Fifth Sunday after Pentecost
July 13, 2014
Matthew 13:1-9, 18-23
Jesus said, “a sower went out to sow.” And as the sower sowed with wild, reckless abandon, some seed fell on the path, and the birds ate them up. Other seed fell on rocky ground, where, without much soil, the seed sprang up quickly and died. Other seed fell among thorns and choked to death. But some seed fell on good soil and yielded much fruit.
Along with Susan Kennard, the rector of Trinity Episcopal Church in Galveston, this past week I had the pleasure of scattering the seed of God’s love at a summer camp session for the Diocese of Texas at Camp Allen. Admittedly, I am exhausted after a week of working with seventy third and fourth graders, twenty counselors, and five college-aged staffers. Now, for those of you who have not been, Camp Allen is simply awesome. Kids go horseback riding and swimming. They go on high ropes courses and get to go fishing and boating. Camp Allen now has a giant water slide, called “The Chute,” that sends kids hurtling down into the lake, accompanied by squeals of laughter. And yes, there is plenty of time for prayer, worship, and religious story-telling. This year our theme was “Moses” and the kids in our camp learned about the burning bush, the Red Sea, and manna from heaven. Susan and I were sowing the seeds of God’s love.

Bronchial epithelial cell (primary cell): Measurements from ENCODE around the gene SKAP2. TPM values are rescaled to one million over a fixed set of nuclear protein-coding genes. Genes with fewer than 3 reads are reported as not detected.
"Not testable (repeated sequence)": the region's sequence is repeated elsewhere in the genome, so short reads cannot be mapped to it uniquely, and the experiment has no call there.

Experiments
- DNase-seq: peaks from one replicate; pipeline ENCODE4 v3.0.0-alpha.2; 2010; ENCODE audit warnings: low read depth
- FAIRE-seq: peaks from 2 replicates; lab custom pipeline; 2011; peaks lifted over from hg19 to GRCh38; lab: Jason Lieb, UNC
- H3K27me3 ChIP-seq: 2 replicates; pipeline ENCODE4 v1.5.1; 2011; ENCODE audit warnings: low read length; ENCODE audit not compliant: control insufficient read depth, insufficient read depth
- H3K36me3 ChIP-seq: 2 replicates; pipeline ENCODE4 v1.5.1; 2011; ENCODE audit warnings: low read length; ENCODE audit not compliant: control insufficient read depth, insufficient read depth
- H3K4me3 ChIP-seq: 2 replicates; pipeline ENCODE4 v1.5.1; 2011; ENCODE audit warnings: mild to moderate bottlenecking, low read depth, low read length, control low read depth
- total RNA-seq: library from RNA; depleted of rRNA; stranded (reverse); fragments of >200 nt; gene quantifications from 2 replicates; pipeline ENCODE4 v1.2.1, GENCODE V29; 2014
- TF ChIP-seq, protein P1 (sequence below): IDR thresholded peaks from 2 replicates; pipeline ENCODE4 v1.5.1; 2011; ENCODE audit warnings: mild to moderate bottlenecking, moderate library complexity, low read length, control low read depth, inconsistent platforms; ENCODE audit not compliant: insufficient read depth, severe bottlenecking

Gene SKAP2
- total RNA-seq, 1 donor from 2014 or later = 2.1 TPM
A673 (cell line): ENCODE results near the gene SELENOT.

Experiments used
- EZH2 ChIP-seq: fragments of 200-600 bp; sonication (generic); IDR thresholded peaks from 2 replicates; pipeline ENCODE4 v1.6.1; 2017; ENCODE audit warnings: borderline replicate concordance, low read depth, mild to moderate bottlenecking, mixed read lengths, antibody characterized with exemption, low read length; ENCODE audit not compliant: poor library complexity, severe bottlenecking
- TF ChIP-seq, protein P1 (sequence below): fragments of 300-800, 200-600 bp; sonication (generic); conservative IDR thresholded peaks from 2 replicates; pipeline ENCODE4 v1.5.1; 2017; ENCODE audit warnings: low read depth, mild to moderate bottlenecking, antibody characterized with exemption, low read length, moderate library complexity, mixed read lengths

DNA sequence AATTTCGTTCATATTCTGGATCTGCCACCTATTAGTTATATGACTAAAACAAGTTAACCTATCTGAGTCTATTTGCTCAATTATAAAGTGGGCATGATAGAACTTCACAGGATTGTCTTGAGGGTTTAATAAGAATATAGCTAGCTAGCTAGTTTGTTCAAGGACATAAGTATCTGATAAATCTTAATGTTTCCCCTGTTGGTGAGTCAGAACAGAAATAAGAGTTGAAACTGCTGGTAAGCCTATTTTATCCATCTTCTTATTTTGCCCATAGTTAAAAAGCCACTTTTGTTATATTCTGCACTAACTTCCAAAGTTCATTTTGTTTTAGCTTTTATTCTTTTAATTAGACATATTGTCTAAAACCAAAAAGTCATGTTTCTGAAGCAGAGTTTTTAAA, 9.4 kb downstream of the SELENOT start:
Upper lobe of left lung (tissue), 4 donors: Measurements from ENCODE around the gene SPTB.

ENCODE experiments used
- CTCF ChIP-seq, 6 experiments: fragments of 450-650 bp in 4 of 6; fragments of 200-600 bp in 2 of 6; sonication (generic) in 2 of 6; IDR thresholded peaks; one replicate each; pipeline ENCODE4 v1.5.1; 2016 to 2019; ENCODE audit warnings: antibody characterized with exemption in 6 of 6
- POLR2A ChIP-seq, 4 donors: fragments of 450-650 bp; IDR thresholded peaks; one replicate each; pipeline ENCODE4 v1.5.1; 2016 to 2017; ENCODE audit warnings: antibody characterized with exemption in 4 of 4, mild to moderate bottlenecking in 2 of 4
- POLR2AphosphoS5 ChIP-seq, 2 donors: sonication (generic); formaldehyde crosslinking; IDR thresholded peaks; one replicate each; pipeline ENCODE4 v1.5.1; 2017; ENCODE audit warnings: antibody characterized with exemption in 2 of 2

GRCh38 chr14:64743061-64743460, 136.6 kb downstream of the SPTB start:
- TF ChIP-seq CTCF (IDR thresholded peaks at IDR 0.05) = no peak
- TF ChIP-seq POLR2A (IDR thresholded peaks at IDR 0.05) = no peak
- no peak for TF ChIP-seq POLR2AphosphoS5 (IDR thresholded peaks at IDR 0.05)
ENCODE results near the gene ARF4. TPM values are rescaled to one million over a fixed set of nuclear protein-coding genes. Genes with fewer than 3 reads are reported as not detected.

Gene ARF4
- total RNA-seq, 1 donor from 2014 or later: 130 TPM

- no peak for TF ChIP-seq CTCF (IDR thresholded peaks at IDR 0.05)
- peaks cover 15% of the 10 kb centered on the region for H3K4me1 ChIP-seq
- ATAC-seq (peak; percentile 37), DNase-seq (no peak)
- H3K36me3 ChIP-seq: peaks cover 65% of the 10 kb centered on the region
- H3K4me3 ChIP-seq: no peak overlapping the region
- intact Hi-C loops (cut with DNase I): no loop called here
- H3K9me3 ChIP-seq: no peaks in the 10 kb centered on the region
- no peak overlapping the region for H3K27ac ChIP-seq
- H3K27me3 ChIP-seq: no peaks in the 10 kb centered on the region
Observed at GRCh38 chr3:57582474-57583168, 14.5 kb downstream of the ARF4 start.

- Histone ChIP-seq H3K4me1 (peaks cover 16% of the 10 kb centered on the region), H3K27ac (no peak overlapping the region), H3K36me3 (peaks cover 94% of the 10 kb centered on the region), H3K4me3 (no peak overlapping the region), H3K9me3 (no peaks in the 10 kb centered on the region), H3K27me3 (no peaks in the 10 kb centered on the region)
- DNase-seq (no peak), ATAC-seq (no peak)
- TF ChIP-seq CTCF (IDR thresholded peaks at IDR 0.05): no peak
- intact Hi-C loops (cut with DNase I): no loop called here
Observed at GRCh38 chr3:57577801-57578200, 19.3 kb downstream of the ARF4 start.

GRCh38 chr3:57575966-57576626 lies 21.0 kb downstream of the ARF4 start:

Now, it’s not all fun and games. We dealt with the normal problems in the life of an eight year old. Lost toothbrushes, lost underwear, lost shoes; scraped knees, stomach aches, bug bites; little boys making bows and arrows and little girls wondering where babies come from. And if you get to know an eight year old well enough, you start getting a glimpse into their life. For instance, one little boy told me why he doesn’t go to church. In this precocious little voice, he says, “Look, I’m just way too busy on the weekends. Plus,” he said, “my mom says church is boring.” Hey kid, at least you’re honest.
Susan and I, along with the high schoolers and college students, try to create a caring, stable environment for a week. We repeatedly tell the kids that we love them, and that God loves them. We are sowing the seeds of God’s love. For many kids, they know that they are loved. They come from stable homes and vibrant churches and are brimming with excitement on Saturday morning when their parents pick them up.